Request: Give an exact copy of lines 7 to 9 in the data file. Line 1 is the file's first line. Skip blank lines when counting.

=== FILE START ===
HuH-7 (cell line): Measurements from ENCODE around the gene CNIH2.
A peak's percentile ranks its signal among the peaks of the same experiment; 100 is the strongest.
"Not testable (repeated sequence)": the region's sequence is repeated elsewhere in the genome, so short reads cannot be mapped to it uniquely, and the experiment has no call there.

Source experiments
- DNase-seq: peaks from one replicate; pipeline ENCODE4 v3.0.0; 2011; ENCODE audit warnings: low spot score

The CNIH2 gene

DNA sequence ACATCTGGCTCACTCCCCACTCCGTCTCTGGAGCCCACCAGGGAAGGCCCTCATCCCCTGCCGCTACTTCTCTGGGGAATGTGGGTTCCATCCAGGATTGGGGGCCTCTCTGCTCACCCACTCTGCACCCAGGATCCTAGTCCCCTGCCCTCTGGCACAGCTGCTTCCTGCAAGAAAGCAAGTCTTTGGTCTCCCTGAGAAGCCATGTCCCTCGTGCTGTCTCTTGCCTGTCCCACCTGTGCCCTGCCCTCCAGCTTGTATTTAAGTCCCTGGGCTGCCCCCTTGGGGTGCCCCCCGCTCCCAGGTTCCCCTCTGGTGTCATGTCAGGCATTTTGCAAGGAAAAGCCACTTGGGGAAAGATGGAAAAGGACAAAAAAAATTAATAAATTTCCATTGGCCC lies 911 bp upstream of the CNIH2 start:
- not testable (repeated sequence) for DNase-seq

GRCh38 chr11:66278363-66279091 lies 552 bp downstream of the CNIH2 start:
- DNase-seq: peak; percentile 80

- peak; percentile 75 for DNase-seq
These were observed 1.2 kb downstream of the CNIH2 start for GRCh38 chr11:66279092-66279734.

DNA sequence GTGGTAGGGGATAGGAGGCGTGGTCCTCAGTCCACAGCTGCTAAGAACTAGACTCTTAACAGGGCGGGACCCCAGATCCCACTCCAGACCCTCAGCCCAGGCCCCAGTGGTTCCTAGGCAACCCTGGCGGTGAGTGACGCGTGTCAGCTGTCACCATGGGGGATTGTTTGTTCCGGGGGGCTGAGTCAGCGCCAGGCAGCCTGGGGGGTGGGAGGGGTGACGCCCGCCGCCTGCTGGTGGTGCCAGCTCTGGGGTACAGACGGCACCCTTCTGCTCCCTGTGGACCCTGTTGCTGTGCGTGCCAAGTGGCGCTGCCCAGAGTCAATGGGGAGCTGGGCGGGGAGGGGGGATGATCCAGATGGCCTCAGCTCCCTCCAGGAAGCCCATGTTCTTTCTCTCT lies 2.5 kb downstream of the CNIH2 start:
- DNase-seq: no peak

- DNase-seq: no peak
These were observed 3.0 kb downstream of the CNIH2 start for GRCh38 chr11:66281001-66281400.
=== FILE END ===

DNA sequence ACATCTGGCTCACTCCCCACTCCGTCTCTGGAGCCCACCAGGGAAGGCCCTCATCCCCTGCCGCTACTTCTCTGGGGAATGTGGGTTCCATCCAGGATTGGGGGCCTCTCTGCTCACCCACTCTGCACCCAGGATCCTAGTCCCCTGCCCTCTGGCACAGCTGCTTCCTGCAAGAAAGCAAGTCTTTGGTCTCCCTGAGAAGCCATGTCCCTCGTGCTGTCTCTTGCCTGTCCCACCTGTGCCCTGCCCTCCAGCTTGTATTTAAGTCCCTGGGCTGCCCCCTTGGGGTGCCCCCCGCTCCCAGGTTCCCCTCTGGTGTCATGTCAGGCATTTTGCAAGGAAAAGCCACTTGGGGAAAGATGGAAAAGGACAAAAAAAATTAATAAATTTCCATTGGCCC lies 911 bp upstream of the CNIH2 start:
- not testable (repeated sequence) for DNase-seq

GRCh38 chr11:66278363-66279091 lies 552 bp downstream of the CNIH2 start: